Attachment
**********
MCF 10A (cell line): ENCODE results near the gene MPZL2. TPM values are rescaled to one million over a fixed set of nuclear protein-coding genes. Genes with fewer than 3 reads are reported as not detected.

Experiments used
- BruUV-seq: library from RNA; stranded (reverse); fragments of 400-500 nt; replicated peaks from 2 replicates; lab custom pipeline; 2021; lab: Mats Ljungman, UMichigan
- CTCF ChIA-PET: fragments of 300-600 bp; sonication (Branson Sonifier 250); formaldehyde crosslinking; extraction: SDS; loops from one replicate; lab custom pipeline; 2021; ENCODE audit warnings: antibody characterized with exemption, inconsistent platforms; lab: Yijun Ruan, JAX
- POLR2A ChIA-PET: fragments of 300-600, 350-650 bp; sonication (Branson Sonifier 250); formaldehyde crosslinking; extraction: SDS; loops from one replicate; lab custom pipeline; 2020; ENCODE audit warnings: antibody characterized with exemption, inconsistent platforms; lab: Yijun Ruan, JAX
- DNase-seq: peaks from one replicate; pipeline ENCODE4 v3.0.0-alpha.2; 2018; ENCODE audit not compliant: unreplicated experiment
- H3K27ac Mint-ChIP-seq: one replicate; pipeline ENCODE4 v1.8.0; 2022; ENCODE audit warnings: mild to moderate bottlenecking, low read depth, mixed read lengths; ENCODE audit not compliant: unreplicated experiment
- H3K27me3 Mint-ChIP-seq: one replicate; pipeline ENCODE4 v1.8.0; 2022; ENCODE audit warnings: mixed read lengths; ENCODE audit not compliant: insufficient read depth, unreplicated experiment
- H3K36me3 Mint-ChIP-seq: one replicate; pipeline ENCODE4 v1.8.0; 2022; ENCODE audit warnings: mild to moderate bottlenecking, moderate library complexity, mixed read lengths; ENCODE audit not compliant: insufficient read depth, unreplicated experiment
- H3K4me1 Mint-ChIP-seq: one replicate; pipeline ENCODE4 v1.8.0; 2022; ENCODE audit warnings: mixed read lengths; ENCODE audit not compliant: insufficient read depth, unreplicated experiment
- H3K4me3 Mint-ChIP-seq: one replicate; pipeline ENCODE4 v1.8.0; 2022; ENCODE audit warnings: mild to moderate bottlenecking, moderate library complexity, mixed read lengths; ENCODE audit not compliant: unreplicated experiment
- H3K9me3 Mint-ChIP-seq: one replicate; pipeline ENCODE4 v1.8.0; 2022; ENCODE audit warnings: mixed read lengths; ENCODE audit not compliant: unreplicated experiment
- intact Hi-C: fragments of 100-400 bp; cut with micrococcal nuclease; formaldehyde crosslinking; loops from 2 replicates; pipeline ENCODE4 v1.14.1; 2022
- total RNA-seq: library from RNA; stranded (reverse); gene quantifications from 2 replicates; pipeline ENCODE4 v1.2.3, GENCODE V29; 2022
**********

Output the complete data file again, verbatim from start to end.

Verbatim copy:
MCF 10A (cell line): ENCODE results near the gene MPZL2. TPM values are rescaled to one million over a fixed set of nuclear protein-coding genes. Genes with fewer than 3 reads are reported as not detected.

Experiments used
- BruUV-seq: library from RNA; stranded (reverse); fragments of 400-500 nt; replicated peaks from 2 replicates; lab custom pipeline; 2021; lab: Mats Ljungman, UMichigan
- CTCF ChIA-PET: fragments of 300-600 bp; sonication (Branson Sonifier 250); formaldehyde crosslinking; extraction: SDS; loops from one replicate; lab custom pipeline; 2021; ENCODE audit warnings: antibody characterized with exemption, inconsistent platforms; lab: Yijun Ruan, JAX
- POLR2A ChIA-PET: fragments of 300-600, 350-650 bp; sonication (Branson Sonifier 250); formaldehyde crosslinking; extraction: SDS; loops from one replicate; lab custom pipeline; 2020; ENCODE audit warnings: antibody characterized with exemption, inconsistent platforms; lab: Yijun Ruan, JAX
- DNase-seq: peaks from one replicate; pipeline ENCODE4 v3.0.0-alpha.2; 2018; ENCODE audit not compliant: unreplicated experiment
- H3K27ac Mint-ChIP-seq: one replicate; pipeline ENCODE4 v1.8.0; 2022; ENCODE audit warnings: mild to moderate bottlenecking, low read depth, mixed read lengths; ENCODE audit not compliant: unreplicated experiment
- H3K27me3 Mint-ChIP-seq: one replicate; pipeline ENCODE4 v1.8.0; 2022; ENCODE audit warnings: mixed read lengths; ENCODE audit not compliant: insufficient read depth, unreplicated experiment
- H3K36me3 Mint-ChIP-seq: one replicate; pipeline ENCODE4 v1.8.0; 2022; ENCODE audit warnings: mild to moderate bottlenecking, moderate library complexity, mixed read lengths; ENCODE audit not compliant: insufficient read depth, unreplicated experiment
- H3K4me1 Mint-ChIP-seq: one replicate; pipeline ENCODE4 v1.8.0; 2022; ENCODE audit warnings: mixed read lengths; ENCODE audit not compliant: insufficient read depth, unreplicated experiment
- H3K4me3 Mint-ChIP-seq: one replicate; pipeline ENCODE4 v1.8.0; 2022; ENCODE audit warnings: mild to moderate bottlenecking, moderate library complexity, mixed read lengths; ENCODE audit not compliant: unreplicated experiment
- H3K9me3 Mint-ChIP-seq: one replicate; pipeline ENCODE4 v1.8.0; 2022; ENCODE audit warnings: mixed read lengths; ENCODE audit not compliant: unreplicated experiment
- intact Hi-C: fragments of 100-400 bp; cut with micrococcal nuclease; formaldehyde crosslinking; loops from 2 replicates; pipeline ENCODE4 v1.14.1; 2022
- total RNA-seq: library from RNA; stranded (reverse); gene quantifications from 2 replicates; pipeline ENCODE4 v1.2.3, GENCODE V29; 2022